I try to write coherently. I can’t corral my thoughts. This topic is too large, all encompassing. My brain is scattered, agitated. It keeps jumping around.
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Remember the shithole countries? Oops, content warning, foul language. On Facebook today, a friend posted a meme, a quote by Bruce Springsteen: “Someday we’ll look back on this and it will all seem funny.” I responded: “Not likely.”
Nothing funny about the news cycle these days. I could say the American news cycle, because the neo-conservative shift in America is primarily what I’m writing about, but the Canadian truckers and Vladimir Putin have lost their minds as well. It’s all wrapped up in a big package. Three sides of the same coin.
Eight years with Obama surfaced a lot of buried racism in America, as did fifteen years of war in Islamic nations. Granted, racism was buried in a shallow grave to begin with, but the simmering tension set the stage for the Donald Trump show. Many writers (me for instance) began warning about the lasting impact of Trump’s rhetoric starting in 2015. Where we are today was predictable, predicted.
Schools around the country are inundated with complaints about the books available to children. Parents say they worry that certain topics will make their children feel uncomfortable or ashamed. Instead of teaching history (or current events) truthfully, they want the ugly parts omitted. They don’t want their kids, perhaps, to know that slave owners raped their slaves.
With a smartphone in every hand, kids have unlimited access to all the evils in the world. Nothing learned in a history or English class will rival what an hour alone with Google can offer. Banning books and censoring school subjects isn’t about protecting children, it’s about silencing voices.
No More Bullshit. That’s the sign I always pass as I drive towards the state forest to ride my mountain bike. It makes me ask “which bullshit is that?”
The Black Lives Matter protests of 2020 pissed off the neo-conservative crowd. Huge swaths of white Americans agreed with the protestors, and became protestors themselves. The conservatives saw a groundswell against their core belief that America is by right, a white, Christian nation. Their narrow-minded point of view is that when somebody gains something, someone else must lose something. The Trump crowd, their racism boiling over, believe that equal rights for Blacks and other minorities equals fewer ‘rights’ for them.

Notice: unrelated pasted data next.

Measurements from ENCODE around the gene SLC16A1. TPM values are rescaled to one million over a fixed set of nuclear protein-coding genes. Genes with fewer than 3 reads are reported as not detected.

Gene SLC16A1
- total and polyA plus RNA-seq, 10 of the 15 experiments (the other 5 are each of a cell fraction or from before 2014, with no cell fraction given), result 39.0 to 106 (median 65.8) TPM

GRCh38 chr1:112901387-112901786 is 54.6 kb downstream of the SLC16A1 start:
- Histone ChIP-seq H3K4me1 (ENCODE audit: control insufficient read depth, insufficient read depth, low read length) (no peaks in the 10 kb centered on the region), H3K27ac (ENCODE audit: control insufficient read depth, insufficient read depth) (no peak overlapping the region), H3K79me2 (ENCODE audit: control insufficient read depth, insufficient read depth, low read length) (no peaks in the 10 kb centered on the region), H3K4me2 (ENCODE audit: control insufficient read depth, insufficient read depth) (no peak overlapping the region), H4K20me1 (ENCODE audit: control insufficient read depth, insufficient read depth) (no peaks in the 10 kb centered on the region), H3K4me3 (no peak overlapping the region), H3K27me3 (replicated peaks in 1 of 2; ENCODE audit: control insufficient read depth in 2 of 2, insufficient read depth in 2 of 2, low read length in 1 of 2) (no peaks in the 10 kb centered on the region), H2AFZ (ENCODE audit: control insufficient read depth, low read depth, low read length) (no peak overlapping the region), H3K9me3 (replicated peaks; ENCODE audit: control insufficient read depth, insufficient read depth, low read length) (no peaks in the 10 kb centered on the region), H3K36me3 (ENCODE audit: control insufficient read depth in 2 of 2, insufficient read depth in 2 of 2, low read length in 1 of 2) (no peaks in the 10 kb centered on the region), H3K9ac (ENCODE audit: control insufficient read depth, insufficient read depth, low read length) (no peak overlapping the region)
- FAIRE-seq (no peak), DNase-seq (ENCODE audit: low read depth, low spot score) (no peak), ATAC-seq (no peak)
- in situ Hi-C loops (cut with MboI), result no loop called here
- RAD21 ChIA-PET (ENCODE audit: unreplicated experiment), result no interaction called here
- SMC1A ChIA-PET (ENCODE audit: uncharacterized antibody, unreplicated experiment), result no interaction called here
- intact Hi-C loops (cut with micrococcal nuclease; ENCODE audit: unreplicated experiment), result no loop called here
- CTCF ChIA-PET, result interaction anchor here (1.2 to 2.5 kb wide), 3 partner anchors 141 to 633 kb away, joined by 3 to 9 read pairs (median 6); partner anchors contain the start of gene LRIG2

The discontent spread to the ballot-box. First Trump, then the long line of impersonators after him. Equality, civil rights, democracy, diversity, inclusion. It’s under assault at all levels of government—from school boards to the Supreme Court. The discourse is vicious. Death threats within the House of Representatives are becoming commonplace.
No one will look back on these years and laugh, Bruce. We’ll look back and realized we squandered our last chance to right a sinking ship. In Stephen King’s book the Dead Zone, King eerily paints a portrait of Trump-like politician Greg Stillson. Upon meeting Stillson, a man who sees into the future (literally, he has a vision of the scorched-earth future that Stillson will bring), attempts to assassinate him. He misses the shot, but Stillson reveals his true nature by using a child as a shield. Stillson’s assent stalls, the world is saved.
Trump has shown us—time and again—his true nature. Shithole countries, grab ‘em by the pussy, she had blood coming out of her wherever. To our discredit, we ignored these, or worse, we chalked Trump up as a straight talker, someone to emulate. The direct result is calls to ban To Kill a Mocking Bird—a book that’s been read in high school English since I was in high school English forty years ago. The direct result is a murder plot against a state governor. The direct result is January sixth.
The scorched-earth is coming, if it isn’t already here. In the future, no one will look at the past seven years with humor. Only regret. Regret that we sat dumbly on the sidelines as our country regressed a century in race relations and descended into an ideological civil war. Regret that telling the truth is now regarded as a sin.